Almonds

A little frost damage in the spring and some brown rot due to moisture during blooming may affect the yield in some areas. The initial forecast for almond production is slightly lower than last year’s massive yield, but still another impressive harvest!

Walnuts

When we spoke with Jeff Ferrari of Ferrari Farms he told us that it was so dry in January, they had to irrigate! Jeff’s family farm is situated in the San Joaquin valley where they’ve been growing organic walnuts for over 25 years. It’s a bit early in the season to determine final crop yields, but the walnut industry overall is predicting another record breaking crop!

Dates

Further south in the date groves, Greg Raumin of Jewel Dates told us they’ve experienced a very warm spring, with temperatures often reaching 44ºC. Pollination, which is done by hand, has been very effective this year and the date palms are now laden with budding fruit. There is still a lot of growing time left before September, but Greg is optimistic that we will see an excellent date harvest this year.

Raisins

After last year’s huge crop, growers are seeing decreases in their ‘bunch count,' the industry’s standard appraisal method. This is not an unusual situation as vines recover from a previous year’s higher yield. Our contacts report ideal growing conditions and lovely, plump fruit come September!

I certainly so apprecia te w and the quality is superb hat you sell ! - Beth

Please feel free to let us know if you have any further questions. We look forward to shipping your order this year!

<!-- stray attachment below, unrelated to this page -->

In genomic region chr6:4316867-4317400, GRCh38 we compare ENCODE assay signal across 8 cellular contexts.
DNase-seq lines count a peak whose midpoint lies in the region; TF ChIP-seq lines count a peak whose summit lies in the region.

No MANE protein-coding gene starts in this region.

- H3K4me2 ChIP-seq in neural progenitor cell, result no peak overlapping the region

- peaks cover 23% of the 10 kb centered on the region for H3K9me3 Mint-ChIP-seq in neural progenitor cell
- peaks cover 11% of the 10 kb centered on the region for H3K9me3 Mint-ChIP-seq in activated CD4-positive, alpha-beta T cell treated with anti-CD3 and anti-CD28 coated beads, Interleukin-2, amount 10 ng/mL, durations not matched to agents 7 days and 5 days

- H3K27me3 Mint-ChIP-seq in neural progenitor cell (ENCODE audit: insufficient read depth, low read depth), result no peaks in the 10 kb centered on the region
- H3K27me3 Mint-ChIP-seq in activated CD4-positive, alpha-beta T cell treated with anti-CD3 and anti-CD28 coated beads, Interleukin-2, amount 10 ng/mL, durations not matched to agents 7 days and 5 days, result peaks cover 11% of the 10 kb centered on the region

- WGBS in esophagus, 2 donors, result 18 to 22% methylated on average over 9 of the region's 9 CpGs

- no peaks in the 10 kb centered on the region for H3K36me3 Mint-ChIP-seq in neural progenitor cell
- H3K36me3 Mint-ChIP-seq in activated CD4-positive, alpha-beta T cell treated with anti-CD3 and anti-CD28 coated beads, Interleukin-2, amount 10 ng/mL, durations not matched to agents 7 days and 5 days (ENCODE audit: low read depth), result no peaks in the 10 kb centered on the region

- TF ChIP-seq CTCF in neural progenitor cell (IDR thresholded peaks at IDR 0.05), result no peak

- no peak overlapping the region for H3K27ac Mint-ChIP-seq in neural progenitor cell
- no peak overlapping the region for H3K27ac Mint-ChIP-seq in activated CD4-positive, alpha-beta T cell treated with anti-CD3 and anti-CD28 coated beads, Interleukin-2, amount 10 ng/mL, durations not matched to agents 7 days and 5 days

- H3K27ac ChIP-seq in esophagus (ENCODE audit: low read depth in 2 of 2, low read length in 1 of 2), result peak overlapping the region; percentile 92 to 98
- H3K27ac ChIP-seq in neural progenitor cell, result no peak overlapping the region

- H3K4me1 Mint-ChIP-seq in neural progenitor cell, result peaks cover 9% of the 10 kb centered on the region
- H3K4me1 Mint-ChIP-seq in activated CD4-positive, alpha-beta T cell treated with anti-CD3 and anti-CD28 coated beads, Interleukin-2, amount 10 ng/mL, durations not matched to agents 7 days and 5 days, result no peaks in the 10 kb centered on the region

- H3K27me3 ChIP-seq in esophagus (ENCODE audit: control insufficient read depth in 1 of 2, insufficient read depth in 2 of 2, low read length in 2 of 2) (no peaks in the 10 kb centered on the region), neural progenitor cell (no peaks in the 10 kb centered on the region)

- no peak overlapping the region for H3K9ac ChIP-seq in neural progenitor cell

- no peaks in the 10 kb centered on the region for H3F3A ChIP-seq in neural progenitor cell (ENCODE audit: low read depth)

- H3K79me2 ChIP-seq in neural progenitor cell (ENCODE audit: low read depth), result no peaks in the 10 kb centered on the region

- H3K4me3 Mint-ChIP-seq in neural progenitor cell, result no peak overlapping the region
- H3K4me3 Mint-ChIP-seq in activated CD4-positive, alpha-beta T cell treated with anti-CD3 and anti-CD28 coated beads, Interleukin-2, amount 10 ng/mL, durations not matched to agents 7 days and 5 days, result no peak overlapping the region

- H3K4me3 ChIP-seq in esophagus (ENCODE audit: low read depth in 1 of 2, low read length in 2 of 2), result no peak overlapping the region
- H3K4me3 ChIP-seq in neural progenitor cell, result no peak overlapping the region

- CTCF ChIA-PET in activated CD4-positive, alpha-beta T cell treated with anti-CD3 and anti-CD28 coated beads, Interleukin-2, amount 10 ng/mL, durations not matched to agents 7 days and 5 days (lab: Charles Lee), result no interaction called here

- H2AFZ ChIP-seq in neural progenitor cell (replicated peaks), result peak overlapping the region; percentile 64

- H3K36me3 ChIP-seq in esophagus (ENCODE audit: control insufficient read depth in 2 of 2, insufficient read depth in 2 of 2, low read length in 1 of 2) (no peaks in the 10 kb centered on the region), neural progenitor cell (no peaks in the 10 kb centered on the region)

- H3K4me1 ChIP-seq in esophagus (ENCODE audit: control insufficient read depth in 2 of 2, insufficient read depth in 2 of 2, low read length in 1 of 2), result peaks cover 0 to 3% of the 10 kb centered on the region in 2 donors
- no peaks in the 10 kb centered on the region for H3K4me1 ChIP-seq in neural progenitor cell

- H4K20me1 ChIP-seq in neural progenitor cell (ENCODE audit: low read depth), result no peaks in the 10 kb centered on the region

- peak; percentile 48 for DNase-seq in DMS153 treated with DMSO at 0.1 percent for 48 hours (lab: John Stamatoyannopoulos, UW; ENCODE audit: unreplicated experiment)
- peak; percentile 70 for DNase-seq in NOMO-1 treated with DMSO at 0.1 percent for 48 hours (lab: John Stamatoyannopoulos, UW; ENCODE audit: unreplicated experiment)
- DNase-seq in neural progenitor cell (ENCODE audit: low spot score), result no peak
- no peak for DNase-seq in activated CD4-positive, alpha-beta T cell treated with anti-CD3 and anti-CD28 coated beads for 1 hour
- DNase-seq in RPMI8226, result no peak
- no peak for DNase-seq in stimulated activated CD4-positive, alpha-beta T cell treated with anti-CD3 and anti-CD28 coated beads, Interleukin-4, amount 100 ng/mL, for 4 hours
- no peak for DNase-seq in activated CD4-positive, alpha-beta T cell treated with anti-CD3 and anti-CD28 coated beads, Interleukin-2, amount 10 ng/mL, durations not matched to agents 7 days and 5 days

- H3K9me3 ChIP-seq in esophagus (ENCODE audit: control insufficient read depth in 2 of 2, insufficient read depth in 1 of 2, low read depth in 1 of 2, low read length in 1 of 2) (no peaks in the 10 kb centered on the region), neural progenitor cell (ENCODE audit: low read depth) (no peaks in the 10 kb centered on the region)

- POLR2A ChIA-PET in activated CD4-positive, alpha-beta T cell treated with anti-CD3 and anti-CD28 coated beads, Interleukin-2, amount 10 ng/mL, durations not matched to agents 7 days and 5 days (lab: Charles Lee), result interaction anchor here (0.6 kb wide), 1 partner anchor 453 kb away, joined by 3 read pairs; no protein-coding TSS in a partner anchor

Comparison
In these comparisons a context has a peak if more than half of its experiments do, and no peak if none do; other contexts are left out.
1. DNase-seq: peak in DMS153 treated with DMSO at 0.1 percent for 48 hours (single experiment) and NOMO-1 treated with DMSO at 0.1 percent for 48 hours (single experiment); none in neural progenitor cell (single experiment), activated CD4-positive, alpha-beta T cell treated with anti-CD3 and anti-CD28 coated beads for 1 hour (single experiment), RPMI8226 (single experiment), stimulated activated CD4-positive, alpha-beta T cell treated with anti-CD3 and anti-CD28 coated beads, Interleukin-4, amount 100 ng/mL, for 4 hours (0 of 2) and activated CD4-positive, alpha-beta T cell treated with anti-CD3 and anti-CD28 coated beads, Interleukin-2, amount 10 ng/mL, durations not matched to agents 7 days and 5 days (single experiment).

Nikki Simmons

Valemount, BC

Office Administrator Page 14

www.ranchovignola.com

Summer 2012

Summer 2012

www.ranchovignola.com

Page 3


A

The Harvest Season Begins!

sure sign that the fall harvest season will soon be in full swing is the publication of our annual newsletter. We spend a lot of time and energy producing the newsletter, and are always proud of the results - we hope you agree with us that it’s time well spent! In these days of instant online information we believe there’s still a place for beautiful paper publications, which linger on the kitchen or coffee table to be read in leisurely increments. However, do let us know if you prefer to receive just the online version and we will gladly honour your request! In addition to filling you in on what Rancho has been up to locally, we love sharing stories from the farms and plantations we visit. This winter, company president Richard Vignola undertook a long awaited trip to Peru and the Amazon rainforest where our delicious Brazil nuts originate. Read Richard’s in depth article beginning in the centre pages, and whet your appetite with Brazil nut dishes featured in the recipe section.

In a Nutshell

We welcome all who have found us this year! Always feel free to email us with any questions you have about our upcoming wholesale ordering season. You may also find answers to your questions in the FAQ section on our website.

Shipping Charges

As we launch into another exciting season, we take this opportunity to thank you, valued customer, for your continued support. Enjoy the rest of the summer, and get ready to celebrate the harvest!

Small Towns in all Provinces: Freight charges may be applied for delivery to smaller centres outside of major cities across central Canada. You will be notified of any additional charges before your order is shipped. Please note that additional shipping charges still represent only a fraction of the total freight cost, the majority of which is covered by us. Again, customers are responsible for pick up or for shipping charges beyond the freight depot as per our standard freight policy. Thanks for